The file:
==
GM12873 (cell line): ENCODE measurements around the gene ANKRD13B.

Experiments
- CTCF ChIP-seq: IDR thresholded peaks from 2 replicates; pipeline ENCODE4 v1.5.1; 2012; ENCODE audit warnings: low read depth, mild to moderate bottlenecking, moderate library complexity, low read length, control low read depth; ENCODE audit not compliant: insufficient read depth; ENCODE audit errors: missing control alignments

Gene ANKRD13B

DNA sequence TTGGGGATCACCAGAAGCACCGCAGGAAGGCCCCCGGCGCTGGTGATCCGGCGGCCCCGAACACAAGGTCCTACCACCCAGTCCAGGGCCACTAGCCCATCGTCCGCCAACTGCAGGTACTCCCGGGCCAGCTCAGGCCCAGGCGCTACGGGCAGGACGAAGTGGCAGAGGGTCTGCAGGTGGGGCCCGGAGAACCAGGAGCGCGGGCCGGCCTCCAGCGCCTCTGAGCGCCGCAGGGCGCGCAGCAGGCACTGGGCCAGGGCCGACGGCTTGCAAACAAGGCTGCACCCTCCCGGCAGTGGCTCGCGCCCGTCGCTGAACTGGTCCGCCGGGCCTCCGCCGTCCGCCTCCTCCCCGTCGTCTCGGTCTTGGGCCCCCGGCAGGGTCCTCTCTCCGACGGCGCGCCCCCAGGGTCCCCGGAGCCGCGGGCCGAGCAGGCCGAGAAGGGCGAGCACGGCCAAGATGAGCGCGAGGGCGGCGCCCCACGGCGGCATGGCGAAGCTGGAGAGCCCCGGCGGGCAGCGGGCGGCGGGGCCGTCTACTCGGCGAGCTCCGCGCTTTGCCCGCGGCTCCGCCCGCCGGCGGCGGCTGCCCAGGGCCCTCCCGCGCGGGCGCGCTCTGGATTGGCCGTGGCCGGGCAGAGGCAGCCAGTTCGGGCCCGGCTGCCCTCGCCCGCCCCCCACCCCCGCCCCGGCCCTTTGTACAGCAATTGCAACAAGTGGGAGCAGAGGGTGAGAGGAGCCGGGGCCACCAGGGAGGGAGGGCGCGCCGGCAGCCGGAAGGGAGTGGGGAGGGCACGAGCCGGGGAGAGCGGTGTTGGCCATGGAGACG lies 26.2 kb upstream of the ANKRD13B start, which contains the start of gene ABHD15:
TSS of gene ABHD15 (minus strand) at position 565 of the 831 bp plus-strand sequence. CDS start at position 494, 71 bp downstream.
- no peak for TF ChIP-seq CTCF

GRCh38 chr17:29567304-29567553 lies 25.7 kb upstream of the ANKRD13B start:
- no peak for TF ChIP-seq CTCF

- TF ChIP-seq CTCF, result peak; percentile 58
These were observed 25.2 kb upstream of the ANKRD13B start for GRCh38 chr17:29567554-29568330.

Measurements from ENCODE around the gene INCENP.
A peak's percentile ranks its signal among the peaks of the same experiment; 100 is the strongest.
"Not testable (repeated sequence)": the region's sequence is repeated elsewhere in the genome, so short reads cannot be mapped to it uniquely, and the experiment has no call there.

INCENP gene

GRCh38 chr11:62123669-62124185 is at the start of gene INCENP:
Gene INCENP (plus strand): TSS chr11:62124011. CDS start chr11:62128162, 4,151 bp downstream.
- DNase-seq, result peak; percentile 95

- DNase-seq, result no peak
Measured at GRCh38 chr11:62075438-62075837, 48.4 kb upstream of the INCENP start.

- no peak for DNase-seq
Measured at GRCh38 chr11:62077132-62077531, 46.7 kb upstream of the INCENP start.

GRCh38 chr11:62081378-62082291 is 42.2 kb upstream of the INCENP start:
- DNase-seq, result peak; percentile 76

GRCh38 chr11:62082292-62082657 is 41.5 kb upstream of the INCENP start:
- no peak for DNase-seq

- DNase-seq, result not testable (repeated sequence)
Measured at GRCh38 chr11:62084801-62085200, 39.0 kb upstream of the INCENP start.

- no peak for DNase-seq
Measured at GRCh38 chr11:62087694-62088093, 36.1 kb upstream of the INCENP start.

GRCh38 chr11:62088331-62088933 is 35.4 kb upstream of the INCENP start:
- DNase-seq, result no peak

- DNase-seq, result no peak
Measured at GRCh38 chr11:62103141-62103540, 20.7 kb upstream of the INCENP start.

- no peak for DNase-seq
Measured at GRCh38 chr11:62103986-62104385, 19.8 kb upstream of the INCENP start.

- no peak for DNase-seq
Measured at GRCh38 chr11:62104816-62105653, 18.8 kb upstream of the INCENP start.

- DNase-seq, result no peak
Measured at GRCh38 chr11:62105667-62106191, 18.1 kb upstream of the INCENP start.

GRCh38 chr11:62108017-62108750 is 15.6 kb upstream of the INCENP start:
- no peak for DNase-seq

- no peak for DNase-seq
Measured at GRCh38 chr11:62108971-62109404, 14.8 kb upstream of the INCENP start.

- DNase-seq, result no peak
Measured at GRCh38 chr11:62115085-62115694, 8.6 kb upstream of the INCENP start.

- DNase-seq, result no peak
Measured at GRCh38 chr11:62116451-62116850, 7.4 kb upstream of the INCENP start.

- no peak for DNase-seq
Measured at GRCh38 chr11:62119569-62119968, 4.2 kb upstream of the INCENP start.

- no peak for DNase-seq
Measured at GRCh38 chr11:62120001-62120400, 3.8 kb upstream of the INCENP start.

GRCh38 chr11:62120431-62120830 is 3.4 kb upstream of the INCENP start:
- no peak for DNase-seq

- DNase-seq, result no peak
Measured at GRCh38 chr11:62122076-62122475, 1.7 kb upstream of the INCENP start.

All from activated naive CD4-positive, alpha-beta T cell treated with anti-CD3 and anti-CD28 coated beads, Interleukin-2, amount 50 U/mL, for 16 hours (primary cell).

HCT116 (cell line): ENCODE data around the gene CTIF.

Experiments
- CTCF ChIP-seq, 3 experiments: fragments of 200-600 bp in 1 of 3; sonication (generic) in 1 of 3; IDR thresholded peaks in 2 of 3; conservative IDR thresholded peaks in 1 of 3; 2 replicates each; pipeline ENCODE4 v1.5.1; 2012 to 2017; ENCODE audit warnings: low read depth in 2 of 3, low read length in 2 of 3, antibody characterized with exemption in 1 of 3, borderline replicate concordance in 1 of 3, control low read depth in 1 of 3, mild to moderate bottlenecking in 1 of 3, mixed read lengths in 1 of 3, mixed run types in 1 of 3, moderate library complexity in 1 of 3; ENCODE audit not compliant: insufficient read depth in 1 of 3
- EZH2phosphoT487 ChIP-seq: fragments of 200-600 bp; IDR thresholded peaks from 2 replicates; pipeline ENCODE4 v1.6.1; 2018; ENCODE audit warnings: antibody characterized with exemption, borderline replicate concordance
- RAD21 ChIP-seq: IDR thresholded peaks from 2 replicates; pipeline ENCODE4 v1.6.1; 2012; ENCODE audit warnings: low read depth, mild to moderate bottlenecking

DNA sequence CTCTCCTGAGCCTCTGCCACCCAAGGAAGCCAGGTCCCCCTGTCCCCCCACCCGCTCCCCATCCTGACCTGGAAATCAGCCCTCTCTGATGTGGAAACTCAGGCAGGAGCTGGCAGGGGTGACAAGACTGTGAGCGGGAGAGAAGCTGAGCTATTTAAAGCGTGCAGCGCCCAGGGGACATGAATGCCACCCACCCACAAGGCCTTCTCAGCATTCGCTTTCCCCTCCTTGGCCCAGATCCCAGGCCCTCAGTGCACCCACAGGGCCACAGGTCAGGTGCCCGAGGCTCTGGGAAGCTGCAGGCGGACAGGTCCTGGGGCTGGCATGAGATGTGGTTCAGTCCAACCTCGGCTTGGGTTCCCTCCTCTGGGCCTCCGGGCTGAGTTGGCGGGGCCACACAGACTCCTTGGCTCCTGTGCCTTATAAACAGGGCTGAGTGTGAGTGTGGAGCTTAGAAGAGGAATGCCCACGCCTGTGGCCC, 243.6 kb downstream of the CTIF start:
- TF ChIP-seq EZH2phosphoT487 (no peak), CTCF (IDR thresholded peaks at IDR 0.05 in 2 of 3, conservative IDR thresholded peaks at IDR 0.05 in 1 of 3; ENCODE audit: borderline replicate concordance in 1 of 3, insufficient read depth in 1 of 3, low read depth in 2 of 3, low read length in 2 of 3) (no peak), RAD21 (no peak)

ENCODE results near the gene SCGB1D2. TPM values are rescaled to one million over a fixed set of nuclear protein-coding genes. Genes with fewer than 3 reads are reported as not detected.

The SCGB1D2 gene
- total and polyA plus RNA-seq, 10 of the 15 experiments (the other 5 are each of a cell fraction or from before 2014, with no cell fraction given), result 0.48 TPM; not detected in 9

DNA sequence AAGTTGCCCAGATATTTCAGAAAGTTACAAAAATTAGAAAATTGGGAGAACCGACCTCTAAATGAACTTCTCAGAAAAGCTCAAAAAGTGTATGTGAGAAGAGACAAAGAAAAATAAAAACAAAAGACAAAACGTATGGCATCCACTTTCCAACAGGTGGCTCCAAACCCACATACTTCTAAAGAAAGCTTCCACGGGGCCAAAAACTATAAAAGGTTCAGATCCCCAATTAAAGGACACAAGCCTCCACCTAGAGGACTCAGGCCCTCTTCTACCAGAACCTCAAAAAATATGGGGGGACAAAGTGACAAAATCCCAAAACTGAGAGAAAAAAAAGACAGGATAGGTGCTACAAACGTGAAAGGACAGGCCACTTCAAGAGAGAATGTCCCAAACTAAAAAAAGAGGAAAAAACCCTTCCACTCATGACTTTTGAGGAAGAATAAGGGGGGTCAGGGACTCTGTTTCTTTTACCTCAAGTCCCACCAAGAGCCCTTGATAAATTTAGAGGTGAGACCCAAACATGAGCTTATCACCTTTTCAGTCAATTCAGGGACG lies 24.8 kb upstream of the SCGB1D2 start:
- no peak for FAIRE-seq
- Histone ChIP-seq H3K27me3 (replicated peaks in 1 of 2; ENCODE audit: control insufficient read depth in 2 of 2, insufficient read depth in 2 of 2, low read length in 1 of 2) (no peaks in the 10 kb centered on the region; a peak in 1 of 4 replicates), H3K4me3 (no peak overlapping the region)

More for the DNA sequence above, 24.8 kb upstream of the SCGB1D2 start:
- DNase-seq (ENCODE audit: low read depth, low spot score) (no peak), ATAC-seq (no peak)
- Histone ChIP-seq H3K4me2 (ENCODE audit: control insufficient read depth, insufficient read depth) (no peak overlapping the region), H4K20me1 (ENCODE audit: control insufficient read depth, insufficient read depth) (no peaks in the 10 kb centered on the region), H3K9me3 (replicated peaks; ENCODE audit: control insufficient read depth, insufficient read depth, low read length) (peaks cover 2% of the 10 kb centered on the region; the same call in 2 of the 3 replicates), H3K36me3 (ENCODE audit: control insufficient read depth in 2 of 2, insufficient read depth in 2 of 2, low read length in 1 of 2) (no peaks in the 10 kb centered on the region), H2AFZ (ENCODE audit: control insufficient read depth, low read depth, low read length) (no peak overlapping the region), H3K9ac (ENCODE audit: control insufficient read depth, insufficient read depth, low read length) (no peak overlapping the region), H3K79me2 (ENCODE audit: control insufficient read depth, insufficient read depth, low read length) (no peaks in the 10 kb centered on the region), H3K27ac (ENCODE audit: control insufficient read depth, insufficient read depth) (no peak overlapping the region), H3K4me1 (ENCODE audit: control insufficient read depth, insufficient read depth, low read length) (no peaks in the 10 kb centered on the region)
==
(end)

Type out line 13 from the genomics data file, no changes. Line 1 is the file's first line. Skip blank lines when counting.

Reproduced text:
A peak's percentile ranks its signal among the peaks of the same experiment; 100 is the strongest.